Why would a DNS server make a difference in my transfer speeds?

So this weekend I was attempting to download a BF3 patch for my PS3 version of the game, and while I had no problem connecting to PSN, I was consistently getting an error when trying to download the patch. I solved this by manually entering the DNS servers, but it took some tinkering:
1. First I used google's DNS servers, which got me connected, but the download was extremely slow-- 1.5gigs was going to take 36 hours. I let it go over night, and not surprisingly it timed out. Every time after that I tried to restart the download, it would timeout almost immediately.

2. Then I tried OpenDNS', but met essentially the same problem

3. Then I tried the SmartViper Public DNS', and not only did they work, but my download speed skyrocketed--what would have taken a day now took just 3 hours.

I understand why changing the DNS servers would help me to connect (China does some blocking at the DNS level), but I have no idea why a particular DNS would result in such a dramatic difference, or any difference at all really, in transfer speed. Any thoughts?

Because companies use geocaching. Their DNS servers, when you ask them where their servers are, will reply with the servers that are closest to the machine asking the question. So, if you use DNS servers that are 'nearby', in Net terms, then you will be given IP addresses that are in much closer proximity. I believe OpenDNS is in Texas, so it will probably give you terrible answers, if you ask it from China.

SmartViper is probably just nearby, so what they're given works better for you.

Hmm... well I looked up the location of 208.76.50.5 and it's based in Florida. I would think Texas would work better than Florida, and Google's in CA so that should be the best of all. Maybe there is some sort of bandwidth throttling going on in China on data coming from certain parts of the US, as I notice my VPN connection (San Diego based) had been extremely slow recently.

Malor wrote:

Because companies use geocaching. Their DNS servers, when you ask them where their servers are, will reply with the servers that are closest to the machine asking the question. So, if you use DNS servers that are 'nearby', in Net terms, then you will be given IP addresses that are in much closer proximity. I believe OpenDNS is in Texas, so it will probably give you terrible answers, if you ask it from China.

SmartViper is probably just nearby, so what they're given works better for you.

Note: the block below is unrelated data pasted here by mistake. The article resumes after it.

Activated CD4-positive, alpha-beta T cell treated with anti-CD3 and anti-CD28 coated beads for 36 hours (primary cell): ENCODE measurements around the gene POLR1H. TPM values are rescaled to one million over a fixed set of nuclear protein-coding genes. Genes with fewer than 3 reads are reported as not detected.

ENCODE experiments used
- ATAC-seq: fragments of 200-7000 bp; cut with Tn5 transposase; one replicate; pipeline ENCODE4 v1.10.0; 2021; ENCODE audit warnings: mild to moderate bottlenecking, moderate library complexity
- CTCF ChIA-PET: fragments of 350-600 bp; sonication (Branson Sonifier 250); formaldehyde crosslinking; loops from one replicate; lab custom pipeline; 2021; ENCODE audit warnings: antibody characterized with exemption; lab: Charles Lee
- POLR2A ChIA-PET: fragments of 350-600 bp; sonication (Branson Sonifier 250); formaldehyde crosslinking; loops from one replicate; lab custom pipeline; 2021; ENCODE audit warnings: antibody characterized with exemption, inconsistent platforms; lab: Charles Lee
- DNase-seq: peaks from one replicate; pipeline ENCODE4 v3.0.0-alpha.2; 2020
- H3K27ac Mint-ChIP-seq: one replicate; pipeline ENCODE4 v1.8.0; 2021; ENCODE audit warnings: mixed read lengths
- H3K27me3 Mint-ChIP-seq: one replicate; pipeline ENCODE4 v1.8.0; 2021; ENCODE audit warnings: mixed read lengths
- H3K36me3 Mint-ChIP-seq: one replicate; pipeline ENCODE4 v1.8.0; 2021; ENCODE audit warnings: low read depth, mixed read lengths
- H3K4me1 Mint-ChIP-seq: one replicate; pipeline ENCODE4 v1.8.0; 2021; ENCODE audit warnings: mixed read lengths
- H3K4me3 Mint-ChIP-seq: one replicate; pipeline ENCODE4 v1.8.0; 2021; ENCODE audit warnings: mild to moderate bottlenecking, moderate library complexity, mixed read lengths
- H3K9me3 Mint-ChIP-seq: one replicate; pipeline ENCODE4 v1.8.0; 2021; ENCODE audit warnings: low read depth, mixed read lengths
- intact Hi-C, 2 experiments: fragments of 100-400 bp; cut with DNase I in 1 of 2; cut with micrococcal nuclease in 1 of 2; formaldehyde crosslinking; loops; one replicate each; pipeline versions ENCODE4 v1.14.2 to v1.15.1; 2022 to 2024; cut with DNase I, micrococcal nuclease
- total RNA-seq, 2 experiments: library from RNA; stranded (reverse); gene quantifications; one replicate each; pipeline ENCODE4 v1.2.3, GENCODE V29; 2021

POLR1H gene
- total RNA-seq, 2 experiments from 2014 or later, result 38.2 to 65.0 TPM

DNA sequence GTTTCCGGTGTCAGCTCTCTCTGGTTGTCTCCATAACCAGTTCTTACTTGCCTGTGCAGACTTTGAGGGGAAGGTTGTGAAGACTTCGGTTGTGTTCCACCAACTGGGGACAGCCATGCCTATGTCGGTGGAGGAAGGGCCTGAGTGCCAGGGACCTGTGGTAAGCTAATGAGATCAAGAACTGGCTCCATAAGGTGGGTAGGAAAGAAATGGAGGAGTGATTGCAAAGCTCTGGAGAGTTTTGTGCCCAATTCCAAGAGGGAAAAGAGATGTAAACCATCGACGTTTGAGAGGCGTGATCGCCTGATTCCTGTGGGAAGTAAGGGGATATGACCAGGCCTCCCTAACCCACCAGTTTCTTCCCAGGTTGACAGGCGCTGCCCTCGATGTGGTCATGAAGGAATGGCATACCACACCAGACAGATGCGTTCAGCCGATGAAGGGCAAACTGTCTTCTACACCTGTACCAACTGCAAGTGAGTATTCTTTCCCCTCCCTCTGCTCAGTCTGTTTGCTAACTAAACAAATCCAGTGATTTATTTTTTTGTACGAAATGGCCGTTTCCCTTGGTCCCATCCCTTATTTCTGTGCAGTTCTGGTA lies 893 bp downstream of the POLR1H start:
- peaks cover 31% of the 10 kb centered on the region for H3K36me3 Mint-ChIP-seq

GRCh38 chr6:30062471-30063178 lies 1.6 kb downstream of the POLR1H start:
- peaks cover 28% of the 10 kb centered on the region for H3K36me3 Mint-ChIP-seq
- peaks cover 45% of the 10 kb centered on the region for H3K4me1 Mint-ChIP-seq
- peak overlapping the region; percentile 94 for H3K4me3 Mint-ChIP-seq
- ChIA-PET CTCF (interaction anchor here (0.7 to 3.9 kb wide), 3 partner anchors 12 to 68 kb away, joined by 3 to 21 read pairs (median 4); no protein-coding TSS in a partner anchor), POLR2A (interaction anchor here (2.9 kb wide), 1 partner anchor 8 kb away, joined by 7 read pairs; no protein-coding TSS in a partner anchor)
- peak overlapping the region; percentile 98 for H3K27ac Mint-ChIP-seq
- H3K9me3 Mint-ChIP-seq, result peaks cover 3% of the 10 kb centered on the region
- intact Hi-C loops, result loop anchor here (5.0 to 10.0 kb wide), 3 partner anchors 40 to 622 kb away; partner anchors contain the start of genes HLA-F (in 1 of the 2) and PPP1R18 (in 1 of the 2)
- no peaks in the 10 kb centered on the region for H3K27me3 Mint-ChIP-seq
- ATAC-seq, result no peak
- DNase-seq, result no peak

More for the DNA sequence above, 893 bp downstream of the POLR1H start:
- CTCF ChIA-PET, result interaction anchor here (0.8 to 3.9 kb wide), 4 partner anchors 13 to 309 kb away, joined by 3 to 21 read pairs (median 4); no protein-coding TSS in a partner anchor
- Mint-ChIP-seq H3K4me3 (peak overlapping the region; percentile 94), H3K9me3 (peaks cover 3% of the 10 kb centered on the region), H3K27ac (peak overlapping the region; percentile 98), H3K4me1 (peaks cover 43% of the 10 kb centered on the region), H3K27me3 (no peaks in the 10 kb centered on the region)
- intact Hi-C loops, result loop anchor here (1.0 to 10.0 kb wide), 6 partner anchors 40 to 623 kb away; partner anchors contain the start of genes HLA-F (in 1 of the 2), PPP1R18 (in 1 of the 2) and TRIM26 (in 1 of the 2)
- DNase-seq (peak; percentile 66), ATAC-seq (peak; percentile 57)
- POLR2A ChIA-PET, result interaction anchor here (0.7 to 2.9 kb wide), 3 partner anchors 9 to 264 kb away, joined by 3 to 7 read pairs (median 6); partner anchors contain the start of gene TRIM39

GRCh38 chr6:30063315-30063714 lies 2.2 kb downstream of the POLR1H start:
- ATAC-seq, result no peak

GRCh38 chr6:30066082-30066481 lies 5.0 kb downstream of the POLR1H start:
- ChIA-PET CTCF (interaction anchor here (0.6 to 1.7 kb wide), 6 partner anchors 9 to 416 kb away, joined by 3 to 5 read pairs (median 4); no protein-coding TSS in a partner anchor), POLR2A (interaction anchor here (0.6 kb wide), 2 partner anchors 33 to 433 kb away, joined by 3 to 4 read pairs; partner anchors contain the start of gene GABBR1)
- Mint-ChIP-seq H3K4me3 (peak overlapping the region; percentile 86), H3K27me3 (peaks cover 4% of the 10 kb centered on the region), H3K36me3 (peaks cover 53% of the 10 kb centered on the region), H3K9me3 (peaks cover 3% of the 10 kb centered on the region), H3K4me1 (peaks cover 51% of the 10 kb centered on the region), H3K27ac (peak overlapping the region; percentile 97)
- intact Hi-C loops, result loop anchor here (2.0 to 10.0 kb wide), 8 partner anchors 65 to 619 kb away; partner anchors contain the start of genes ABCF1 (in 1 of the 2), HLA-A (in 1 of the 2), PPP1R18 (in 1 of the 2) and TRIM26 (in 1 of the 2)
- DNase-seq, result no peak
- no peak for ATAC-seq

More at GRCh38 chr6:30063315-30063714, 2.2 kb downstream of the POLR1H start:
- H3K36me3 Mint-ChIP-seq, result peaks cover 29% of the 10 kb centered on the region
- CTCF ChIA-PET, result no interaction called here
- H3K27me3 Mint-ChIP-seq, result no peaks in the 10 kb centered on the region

I don't think the geocaching is based on the DNS server location, but the location of your IP address. I once had an IP address that was identified as being on the east coast, and I started getting sites thinking I am in the east coast, even though my DNS server was on the west coast.

Though maybe there is a hybrid system in place.

I don't think the geocaching is based on the DNS server location, but the location of your IP address.

It's dependent on who does the name resolution, which is usually the server you're talking to. There's talk of extending the protocol to indicate the IP of the asking client, but I don't think that's been implemented yet. Right now, it's based on the server, not the client.

This is because most clients don't resolve names themselves; they ask a nameserver, the nameserver traverses the global DNS tree, determines the answer, and gives that answer to the client. This lets a single machine serve thousands of people, and keep net traffic down by maintaining local cache results. But it means that geocached results, if you're using a server that's far away from you on the network, will be suboptimal, or even downright poor.

Chairman_Mao, you might try to see if you can use some kind of DNS in Singapore, Taiwan, or South Korea. I don't know what the actual layout of the Net looks like in that area, but I think they'll probably be closer to you, net-wise, than many other places.

Thanks Malor. For some reason this Florida one is working pretty well, but I'll see if I can find some regional ones to compare with this weekend.

came across this interesting Chrome extension on Lifehacker, that allegedly optimizes Web performance by making sure your DNS servers are connecting you to the closest CDNs. (works together with this app)